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Tuesday, August 02, 2005

Apple adopts controversial security chip

Developer preview models of Apple’s new Intel powered computer contains a security chip that has been criticised for privacy risks.  Apple recently started shipping its Developer Transition Kits that help developers test and prepare their software to the switch to the new Intel powered Apple computers next year.  The kit contains a version of OS X for Intel and a Mac computer featuring the new processor.

The computer that ships in the kit features a security chip called the Trusted Platform Module (TPM).  The TPM is an open industry standard governed by the Trusted Computing Group, a non-profit organisation which develops security standards.  Apple did not respond to questions about the TPM in time for this story’s posting.

The chips inclusion with the new Apple hardware doesn’t come as a complete surprise.  It has been previously suggested that Apple could use the TPM to prevent that computer users install the OS X operating system on a non-Mac PC such as a models made by Dell or HP.

“The TPM is going to be the barrier for moving the Macintosh software to any PC,” Martin Reynolds, a research fellow with analyst firm Gartner told vnunet.com.  Each TPM chip contains an encrypted serial number that allows the operating system to verify if it’s running on Apple made hardware.  Hackers in theory could forge the serial number, said Reynolds, fooling the software into believing that its running on Mac hardware even when it isn’t.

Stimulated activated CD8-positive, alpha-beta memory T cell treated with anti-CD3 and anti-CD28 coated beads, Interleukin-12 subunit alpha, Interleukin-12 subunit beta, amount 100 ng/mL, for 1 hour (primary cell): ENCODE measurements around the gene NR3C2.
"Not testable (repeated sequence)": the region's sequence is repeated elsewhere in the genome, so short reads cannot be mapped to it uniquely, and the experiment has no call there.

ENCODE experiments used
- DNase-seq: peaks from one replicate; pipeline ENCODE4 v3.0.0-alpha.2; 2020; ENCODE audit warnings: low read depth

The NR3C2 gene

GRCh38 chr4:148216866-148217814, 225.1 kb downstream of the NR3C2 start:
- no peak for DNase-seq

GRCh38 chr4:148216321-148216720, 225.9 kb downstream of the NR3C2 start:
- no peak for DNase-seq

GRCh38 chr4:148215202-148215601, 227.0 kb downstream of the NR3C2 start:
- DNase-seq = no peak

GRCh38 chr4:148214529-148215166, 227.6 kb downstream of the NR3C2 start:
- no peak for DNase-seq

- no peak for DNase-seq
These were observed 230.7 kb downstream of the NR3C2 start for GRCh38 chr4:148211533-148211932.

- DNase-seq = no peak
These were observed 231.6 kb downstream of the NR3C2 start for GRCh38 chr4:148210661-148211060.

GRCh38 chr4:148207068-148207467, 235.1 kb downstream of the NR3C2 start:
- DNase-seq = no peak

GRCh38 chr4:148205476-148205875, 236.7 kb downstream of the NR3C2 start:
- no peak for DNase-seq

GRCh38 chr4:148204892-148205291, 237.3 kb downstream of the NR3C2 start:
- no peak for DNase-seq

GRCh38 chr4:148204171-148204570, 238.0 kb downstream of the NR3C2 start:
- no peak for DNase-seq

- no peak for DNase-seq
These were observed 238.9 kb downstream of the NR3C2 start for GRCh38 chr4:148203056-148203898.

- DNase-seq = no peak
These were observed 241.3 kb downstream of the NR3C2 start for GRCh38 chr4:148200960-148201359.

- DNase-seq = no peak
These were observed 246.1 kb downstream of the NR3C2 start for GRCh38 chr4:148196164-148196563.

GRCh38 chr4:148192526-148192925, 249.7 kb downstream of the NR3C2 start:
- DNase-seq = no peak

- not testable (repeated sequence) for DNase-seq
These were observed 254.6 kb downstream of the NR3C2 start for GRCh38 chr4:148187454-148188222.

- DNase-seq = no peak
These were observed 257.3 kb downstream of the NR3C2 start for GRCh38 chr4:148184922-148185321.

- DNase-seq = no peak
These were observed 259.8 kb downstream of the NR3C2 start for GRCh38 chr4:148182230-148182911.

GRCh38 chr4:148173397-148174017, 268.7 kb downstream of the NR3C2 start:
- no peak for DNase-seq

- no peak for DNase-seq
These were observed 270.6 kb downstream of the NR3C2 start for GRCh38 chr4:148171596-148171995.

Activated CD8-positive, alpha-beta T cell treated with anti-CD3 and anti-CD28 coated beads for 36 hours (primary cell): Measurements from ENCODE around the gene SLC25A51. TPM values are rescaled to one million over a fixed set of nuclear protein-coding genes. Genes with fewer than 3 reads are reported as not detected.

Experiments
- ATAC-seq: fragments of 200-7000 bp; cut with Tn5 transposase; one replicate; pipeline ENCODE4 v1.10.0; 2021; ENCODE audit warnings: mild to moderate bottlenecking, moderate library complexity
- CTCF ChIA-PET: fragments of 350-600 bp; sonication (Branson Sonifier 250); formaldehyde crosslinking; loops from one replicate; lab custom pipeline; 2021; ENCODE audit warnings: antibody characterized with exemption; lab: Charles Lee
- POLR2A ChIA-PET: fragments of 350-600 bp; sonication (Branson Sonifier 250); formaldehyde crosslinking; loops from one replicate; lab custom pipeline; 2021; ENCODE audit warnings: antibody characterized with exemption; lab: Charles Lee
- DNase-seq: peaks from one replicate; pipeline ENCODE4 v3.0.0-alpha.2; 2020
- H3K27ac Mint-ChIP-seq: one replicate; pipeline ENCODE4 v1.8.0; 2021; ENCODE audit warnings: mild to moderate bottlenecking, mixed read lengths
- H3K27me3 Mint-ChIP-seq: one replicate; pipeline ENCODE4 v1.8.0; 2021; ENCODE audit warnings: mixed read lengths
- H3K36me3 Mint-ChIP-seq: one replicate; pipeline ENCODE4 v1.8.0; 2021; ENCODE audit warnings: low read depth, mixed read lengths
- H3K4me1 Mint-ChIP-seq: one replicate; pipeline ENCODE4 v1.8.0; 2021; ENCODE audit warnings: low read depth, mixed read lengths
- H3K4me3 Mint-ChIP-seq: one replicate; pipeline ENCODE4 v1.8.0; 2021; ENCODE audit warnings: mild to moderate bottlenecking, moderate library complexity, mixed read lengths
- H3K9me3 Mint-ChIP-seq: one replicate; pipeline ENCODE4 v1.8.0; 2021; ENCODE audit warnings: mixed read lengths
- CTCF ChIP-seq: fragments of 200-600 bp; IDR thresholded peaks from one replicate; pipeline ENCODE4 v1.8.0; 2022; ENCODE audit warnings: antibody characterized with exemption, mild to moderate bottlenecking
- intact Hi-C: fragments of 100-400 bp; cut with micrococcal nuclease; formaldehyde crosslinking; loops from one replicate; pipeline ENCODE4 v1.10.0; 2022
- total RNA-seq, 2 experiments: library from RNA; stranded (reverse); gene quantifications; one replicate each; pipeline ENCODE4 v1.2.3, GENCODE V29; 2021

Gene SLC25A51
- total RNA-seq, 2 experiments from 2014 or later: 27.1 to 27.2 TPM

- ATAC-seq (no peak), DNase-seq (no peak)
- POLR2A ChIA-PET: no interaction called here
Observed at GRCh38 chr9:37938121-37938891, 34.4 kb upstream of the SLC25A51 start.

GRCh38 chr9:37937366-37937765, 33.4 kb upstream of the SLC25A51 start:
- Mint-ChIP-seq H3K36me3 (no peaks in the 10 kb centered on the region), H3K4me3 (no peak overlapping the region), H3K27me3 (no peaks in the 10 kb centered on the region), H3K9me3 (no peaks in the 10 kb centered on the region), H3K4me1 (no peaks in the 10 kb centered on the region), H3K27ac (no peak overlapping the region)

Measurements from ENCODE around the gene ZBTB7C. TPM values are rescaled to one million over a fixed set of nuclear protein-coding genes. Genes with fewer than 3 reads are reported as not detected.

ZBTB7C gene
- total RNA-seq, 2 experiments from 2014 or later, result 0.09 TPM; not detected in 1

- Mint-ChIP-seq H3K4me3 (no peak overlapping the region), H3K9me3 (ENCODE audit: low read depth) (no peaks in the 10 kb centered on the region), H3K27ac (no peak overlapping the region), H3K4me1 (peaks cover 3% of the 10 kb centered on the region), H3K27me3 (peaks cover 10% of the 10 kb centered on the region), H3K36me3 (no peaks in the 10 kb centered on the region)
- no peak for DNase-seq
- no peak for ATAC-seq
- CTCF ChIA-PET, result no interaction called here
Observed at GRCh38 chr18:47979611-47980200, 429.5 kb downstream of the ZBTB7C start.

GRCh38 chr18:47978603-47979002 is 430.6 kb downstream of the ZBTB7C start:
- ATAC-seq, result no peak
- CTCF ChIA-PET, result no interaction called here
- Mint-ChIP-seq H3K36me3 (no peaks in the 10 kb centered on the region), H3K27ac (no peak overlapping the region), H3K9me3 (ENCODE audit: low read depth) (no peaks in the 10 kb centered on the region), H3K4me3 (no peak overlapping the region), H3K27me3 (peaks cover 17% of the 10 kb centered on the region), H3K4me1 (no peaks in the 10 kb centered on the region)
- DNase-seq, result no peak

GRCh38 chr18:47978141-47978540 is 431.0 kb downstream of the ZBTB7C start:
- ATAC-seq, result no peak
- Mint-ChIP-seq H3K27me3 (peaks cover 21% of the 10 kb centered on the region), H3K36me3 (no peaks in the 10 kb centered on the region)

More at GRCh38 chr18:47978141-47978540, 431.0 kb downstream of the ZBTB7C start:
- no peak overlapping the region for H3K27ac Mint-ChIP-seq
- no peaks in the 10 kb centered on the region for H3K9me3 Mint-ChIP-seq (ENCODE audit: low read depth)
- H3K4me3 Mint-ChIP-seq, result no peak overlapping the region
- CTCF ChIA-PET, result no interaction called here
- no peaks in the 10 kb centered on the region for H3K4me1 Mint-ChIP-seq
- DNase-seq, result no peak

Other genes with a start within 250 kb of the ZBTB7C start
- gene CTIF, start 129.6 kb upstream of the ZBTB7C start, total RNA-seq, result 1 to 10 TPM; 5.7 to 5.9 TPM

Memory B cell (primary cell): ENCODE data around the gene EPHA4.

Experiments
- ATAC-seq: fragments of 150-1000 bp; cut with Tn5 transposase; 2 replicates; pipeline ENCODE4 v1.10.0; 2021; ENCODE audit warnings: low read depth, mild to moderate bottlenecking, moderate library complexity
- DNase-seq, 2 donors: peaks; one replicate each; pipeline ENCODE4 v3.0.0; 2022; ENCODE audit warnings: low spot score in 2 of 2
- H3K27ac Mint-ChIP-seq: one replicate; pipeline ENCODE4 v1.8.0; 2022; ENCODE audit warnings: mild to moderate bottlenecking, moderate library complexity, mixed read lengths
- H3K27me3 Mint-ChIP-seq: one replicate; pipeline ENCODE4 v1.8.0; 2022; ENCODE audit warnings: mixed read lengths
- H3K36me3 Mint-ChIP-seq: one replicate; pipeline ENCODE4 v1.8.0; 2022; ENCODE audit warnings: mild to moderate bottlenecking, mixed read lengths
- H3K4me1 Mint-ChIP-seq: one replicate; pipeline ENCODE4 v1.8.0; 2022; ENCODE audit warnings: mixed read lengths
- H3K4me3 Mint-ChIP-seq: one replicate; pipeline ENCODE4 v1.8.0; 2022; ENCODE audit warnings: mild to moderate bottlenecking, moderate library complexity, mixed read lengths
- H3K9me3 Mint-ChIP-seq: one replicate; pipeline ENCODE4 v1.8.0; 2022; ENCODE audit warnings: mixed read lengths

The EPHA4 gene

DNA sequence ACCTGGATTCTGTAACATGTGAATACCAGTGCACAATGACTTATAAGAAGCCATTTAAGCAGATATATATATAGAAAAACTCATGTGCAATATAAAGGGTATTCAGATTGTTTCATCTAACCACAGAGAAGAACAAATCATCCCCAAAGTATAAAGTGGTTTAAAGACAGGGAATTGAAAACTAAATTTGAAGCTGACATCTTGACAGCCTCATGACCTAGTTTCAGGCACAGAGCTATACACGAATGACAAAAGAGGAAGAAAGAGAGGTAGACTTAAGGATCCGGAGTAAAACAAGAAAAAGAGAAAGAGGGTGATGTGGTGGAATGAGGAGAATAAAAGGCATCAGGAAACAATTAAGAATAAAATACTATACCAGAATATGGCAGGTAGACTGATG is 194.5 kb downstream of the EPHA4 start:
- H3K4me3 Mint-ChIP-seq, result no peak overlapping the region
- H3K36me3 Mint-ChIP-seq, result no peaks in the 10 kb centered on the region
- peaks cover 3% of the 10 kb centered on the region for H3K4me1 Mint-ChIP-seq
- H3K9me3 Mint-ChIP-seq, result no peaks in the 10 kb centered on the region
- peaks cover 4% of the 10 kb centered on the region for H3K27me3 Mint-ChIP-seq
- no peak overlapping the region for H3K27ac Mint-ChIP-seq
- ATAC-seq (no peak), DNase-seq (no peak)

The security chips currently are included with some PCs for the enterprise market from IBM/Lenovo and HP.  They use the TPM to security store passwords or encrypt data.

The upcoming Windows Vista relies on the TPM for a technology dubbed Secure Startup, which blocks access to the computer if the content of the hard drive is compromised.  This prevents a laptop thief from swapping out the hard drive, or booting the system from a floppy disk to circumvent security features. 

In the future software developers could also use the chip as an anti piracy device, Reynolds suggested.  The vendor then would link the TPM identification number to the software registration key.  But the TPM has also gained notoriety because it is seen as a way to invade the user’s privacy.  The identifying number build into the chip can be used to limit the fair use of digital media by enforcing digital rights management technologies, or could track users online.  The fear of such scenarios however is overstated, said Reynolds.  Privacy infringing schemes are uncovered sooner or later at great expense to the computer maker.  “There are things that manufacturers could do with the TPM that is very much against the interest of the user.  But in practice, the manufactures have found that it is best not to do that.”

http://www.vnunet.com/vnunet/news/2140687/apple-embraces-controversial

Posted on 08/02
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